The Forsyth County commission is considering whether to pair funding for a new jail with a new sheriff's headquarters.
County Manager Rhonda O'Connor on Tuesday asked commissioners to consider placing a question on the Nov. 4 ballot, asking voters to support financing for a new sheriff's administration headquarters.
ommissioners discussed whether such a question should be separate or combined with the proposed bond referendum for a new detention center, or if it should be on the ballot at all.
"We could pursue this alternative," said Chairman Charles Laughinghouse during the commission's work session. "If it passes with the bond issue, fine. If it doesn't, we have other alternatives we could consider."
O'Connor does not have an estimate on the cost to build a new sheriff's headquarters.
The project could also be funded through the newly created public facilities authority, which can issue bonds to help build projects totaling less than $20 million.
Sheriff Ted Paxton, who attended the meeting, said he was in favor of placing the item on the November ballot.
"We are going to get a better deal from our contractors if we come to them with a package deal," Paxton said.
The county bought 33 acres off Veterans Memorial Boulevard last summer with plans of placing both the jail and the sheriff's headquarters next to each other, Paxton said.
"The operation of the sheriff's office will be much more streamlined and it will work more efficiently when all the components can be located in a central area rather than being scattered all over the county," he said.
Jail architect Pieper O'Brien Herr has begun the first of three preliminary design phases on the jail. The commission, however, has held off on giving the go-ahead for the second phase, estimated to cost $660,000.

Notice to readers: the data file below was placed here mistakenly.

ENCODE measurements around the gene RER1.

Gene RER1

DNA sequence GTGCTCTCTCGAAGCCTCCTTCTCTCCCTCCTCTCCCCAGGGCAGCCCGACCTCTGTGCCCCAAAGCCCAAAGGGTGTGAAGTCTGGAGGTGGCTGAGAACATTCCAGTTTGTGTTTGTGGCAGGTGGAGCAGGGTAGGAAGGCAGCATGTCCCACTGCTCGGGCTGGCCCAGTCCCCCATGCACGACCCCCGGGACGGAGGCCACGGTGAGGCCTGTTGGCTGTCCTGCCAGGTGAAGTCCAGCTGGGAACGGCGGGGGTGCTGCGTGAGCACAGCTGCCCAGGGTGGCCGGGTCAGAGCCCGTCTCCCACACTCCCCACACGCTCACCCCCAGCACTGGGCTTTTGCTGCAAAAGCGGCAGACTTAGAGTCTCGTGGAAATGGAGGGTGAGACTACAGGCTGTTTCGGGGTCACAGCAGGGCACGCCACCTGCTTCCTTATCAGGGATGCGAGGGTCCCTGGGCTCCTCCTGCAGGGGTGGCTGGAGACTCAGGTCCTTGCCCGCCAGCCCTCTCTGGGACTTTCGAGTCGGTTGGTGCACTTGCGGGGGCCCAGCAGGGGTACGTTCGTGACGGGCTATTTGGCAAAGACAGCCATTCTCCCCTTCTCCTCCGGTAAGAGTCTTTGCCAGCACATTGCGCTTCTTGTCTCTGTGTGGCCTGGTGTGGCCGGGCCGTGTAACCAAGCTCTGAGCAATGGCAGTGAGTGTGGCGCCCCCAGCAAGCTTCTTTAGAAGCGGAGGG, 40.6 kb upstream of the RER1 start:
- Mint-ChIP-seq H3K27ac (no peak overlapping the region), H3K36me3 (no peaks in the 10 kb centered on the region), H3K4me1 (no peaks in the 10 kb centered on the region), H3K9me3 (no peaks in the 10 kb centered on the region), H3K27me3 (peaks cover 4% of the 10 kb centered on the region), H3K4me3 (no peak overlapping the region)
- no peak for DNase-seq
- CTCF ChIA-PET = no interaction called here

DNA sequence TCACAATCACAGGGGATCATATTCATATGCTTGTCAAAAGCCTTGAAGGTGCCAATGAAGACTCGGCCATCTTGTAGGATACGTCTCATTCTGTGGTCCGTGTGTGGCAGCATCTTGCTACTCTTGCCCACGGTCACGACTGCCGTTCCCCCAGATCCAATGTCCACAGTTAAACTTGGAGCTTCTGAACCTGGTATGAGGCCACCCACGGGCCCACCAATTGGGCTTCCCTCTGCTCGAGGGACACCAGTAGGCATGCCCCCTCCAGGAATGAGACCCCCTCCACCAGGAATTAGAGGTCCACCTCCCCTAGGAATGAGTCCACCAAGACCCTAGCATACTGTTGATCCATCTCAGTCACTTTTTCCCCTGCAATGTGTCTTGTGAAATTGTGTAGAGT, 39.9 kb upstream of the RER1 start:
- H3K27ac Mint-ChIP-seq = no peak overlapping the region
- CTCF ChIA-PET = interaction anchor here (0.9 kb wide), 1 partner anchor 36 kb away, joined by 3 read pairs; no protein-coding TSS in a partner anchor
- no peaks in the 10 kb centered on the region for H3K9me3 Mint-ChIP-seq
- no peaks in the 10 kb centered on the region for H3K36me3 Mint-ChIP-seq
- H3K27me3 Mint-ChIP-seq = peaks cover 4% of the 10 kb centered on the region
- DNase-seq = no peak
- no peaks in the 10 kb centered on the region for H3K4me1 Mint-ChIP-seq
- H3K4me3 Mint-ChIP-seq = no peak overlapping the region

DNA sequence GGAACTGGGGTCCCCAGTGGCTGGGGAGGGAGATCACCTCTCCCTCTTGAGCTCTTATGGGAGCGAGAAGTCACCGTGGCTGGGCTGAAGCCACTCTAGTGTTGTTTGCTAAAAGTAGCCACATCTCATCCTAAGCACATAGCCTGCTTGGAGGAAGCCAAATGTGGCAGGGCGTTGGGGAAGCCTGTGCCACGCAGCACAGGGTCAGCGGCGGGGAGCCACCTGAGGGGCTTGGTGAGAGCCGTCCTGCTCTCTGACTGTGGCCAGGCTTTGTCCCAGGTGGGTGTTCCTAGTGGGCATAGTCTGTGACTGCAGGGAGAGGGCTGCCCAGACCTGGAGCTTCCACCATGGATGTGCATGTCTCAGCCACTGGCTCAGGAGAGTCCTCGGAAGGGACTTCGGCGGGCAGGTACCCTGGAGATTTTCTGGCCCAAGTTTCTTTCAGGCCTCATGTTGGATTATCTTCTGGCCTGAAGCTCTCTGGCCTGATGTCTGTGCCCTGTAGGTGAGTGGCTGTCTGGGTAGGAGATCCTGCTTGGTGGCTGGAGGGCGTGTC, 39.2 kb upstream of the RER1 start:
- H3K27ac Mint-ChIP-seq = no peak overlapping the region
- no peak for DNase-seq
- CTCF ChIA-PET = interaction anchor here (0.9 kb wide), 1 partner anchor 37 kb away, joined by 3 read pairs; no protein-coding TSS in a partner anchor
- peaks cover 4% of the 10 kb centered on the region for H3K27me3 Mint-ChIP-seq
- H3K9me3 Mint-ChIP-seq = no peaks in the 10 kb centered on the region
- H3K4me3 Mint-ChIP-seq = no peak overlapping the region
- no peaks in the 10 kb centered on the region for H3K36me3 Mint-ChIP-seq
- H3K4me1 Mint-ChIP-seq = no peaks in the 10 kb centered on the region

Commissioners David Richard and Jim Harrell have opposed putting any more money toward preconstruction for the time being.
Also Tuesday, commissioners took another look at the total cost of building a 480-bed facility. Pieper O'Brien Herr hired a company to estimate the final cost of the project, as did the county.
Both companies, Gleeds and Carter Goble Lee, came up with estimates of about $82 million, which includes the cost to buy the land.
"We ran dual estimations on the project to make sure we were getting good numbers," O'Connor said.
She said construction could be completed by late 2011 or early 2012. According to O'Connor, the county could save time and money by proceeding with all three preliminary jail design phases.
The current jail is crowded, forcing the county to house prisoners in nearby Cherokee and Dawson counties, as well as Floyd County in northwest Georgia and Irwin County in south Georgia.
It costs the county $45 per day to house one inmate elsewhere, not factoring in transportation costs.
"It's just a scattershot," Paxton said. "We're driving all over the state constantly."
No action was taken at Tuesday's work session, but the commission could adopt a resolution on referendum ballot language July 22.